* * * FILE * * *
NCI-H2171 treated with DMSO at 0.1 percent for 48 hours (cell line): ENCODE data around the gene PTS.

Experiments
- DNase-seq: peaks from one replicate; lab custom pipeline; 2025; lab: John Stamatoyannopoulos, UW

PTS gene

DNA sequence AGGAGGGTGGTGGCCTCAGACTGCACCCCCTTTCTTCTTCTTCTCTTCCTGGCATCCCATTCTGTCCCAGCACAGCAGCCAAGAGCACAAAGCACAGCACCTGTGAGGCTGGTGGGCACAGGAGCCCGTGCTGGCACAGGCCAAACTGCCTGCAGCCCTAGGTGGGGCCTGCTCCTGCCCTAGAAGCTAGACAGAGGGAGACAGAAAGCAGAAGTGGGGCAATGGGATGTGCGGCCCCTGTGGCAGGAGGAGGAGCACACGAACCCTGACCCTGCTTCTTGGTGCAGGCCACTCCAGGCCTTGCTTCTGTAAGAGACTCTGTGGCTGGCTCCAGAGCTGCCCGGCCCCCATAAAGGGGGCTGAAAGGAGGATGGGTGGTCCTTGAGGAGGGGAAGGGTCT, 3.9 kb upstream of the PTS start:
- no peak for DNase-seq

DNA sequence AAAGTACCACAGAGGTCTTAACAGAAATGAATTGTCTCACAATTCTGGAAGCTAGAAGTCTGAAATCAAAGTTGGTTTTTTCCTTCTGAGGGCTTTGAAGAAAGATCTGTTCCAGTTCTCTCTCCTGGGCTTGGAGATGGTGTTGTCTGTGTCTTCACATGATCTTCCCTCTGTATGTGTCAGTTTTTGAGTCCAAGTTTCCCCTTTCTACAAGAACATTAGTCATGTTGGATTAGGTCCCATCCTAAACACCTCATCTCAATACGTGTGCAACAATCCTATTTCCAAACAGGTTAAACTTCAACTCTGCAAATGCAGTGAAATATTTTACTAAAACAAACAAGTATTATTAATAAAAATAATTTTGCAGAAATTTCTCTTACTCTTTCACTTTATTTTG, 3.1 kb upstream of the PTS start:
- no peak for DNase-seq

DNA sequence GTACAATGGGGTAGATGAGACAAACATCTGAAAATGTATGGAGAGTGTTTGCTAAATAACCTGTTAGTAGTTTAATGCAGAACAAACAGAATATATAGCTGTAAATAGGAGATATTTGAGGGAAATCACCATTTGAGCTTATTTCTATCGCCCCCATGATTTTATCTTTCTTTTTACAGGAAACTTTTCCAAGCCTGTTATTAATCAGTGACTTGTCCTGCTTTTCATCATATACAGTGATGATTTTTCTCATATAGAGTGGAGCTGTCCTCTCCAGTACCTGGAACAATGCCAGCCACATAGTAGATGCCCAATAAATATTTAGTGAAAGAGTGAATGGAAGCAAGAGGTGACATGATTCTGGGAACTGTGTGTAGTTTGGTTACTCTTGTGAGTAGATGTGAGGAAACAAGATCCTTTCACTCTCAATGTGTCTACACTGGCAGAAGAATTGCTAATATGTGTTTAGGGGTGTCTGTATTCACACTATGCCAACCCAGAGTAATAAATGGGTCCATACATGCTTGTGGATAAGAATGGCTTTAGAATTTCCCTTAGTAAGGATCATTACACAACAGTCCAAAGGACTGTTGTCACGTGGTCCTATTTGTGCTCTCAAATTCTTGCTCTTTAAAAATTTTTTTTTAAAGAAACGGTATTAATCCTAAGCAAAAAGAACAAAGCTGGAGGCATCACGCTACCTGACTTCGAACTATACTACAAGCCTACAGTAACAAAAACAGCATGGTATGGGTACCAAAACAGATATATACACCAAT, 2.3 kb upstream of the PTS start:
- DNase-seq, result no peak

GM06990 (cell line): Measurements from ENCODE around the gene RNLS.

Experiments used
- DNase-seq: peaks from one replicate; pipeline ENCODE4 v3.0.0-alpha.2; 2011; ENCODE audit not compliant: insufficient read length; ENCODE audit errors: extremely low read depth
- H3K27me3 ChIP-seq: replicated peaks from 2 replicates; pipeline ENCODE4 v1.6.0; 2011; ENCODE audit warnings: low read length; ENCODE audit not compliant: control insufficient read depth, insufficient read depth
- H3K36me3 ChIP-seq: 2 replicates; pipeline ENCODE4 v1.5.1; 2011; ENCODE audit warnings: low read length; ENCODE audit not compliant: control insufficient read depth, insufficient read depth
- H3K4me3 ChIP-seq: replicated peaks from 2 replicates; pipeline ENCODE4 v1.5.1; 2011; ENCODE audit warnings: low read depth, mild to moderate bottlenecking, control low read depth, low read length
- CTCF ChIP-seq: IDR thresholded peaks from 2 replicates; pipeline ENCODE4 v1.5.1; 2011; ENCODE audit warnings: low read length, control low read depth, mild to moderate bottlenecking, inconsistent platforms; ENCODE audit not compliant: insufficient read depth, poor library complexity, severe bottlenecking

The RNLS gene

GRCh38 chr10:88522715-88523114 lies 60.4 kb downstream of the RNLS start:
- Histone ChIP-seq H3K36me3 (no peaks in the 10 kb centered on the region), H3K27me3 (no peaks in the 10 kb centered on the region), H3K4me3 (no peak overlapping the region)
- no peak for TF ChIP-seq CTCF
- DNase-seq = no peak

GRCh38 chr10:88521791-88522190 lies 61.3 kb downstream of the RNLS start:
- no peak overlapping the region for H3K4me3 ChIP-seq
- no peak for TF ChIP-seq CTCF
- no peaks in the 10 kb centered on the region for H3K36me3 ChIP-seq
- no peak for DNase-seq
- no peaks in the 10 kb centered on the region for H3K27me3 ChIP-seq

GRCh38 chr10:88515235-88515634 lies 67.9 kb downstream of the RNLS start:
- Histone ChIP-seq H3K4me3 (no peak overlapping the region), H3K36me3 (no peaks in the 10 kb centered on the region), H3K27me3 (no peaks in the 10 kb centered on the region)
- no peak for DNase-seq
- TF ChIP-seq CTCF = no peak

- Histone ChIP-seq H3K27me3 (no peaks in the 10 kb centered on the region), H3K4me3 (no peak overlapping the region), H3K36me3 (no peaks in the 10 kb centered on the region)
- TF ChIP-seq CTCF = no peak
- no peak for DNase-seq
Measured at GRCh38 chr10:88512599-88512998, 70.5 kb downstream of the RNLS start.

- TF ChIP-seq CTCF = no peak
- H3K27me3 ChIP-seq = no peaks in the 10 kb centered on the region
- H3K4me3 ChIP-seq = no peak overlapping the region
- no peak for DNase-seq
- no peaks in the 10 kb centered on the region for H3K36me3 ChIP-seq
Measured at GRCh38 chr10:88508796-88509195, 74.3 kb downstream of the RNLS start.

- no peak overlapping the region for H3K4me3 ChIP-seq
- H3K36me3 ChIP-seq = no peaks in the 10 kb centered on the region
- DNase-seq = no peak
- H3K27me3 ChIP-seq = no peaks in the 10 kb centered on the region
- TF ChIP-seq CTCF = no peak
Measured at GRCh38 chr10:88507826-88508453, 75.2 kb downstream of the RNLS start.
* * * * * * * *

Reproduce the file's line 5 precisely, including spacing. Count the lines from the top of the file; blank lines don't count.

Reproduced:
DNA sequence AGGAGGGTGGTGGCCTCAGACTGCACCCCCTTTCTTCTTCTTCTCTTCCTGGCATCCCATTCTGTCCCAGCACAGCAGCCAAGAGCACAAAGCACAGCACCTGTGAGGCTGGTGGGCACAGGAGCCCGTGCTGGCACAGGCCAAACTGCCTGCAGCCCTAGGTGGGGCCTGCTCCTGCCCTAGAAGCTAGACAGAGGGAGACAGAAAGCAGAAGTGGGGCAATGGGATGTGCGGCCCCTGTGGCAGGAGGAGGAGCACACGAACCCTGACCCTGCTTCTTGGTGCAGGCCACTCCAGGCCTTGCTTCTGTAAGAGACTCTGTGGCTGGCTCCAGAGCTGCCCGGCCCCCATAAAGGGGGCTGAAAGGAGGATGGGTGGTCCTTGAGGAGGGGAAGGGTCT, 3.9 kb upstream of the PTS start: